Molesey Boat Club mourns Nethercott loss

Sutton Guardian: Hero: Molesey Boat Club member Acer Nethercott with his Beijing silver medal at Barge Walk in 2008 Hero: Molesey Boat Club member Acer Nethercott with his Beijing silver medal at Barge Walk in 2008

Former Olympic rowing champion Martin Cross has paid tribute to fellow Molesey Boat Club member and former GB men's eight cox Acer Nethercott, who died yesterday.

Nethercott,  who won men's eight silver at the Beijing Games in 2008 and coxed Oxford University to Boat Race victories in 2003 and 2005, had been suffering from cancer.

The 35-year-old was a regular at Barge Walk on Saturday and Sunday mornings where he often took to the water with fellow Olympic gold medallists Jonny Searle, Tom James and - occasionally - Sir Steve Redgrave.

Nethercott, who had been in the running to cox the men's eight at the London Games until the job was handed to Phelan Hill, was involved as a cox and coach in the club's sporting giants programme designed to uncover the next gerneration of rowing stars.

"He was one of Britain’s best ever coxes," said 1984 Olympic men's coxed four gold medallist and Hampton School teacher Cross in a statement on the Molesey Boat Club website.

"To his crews, he brought a combative desire to win, together with an incredibly sharp mind.

"Both were real confidence boosters whether your boat was in the middle of a really tight head to head race, or half-way through a 20km training session and needed some inspiration.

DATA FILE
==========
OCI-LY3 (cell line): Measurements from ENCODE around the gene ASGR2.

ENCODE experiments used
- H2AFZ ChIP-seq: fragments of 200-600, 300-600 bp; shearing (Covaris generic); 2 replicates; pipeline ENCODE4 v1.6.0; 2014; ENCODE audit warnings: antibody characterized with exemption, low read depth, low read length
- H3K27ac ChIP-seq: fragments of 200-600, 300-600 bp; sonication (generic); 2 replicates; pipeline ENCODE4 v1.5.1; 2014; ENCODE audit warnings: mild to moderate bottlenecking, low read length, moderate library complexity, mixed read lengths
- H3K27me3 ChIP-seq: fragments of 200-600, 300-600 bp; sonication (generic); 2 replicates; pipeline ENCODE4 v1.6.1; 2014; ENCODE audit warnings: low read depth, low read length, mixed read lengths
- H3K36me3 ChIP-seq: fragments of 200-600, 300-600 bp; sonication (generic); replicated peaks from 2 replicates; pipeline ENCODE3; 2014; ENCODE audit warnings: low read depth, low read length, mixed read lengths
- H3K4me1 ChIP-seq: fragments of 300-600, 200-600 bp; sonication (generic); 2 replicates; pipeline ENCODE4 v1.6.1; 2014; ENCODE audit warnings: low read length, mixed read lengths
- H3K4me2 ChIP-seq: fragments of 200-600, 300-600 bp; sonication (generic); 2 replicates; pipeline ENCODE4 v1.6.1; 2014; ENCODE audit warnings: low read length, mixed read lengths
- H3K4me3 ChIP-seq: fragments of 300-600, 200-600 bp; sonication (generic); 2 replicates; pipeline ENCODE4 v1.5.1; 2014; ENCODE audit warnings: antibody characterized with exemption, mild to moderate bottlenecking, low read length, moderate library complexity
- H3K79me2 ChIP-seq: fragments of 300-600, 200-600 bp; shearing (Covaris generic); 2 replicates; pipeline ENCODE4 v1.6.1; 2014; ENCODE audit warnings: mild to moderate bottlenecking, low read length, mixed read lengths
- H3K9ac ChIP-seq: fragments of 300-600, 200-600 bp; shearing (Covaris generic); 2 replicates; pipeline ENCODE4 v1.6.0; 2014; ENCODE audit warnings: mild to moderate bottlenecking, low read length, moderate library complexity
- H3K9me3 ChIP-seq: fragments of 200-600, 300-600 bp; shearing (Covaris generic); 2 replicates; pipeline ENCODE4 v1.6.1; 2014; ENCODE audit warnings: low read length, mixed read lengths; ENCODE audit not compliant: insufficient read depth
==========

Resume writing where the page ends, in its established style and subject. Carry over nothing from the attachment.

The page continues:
"He will rightly be remembered for his role in two memorable Oxford victories in 2003 & 2005, together with the Olympic silver he won coxing the British eight in Beijing.

"But unsurprisingly for such a high-achiever, there was far more to him.

"Beneath his sometimes quiet, cerebral and focussed exterior, lay a man with big heart; responsible for giving a helping hand to so many in British rowing.

"It was typical of the man that he refused to discuss his illness. And when he went for coxing trials in 2012 for the British Olympic eight, many of the crew did not know that he was suffering from cancer.

"At 35, his death has taken him from us too soon. Our thoughts are with his clubmates, friends, and family."

 

 

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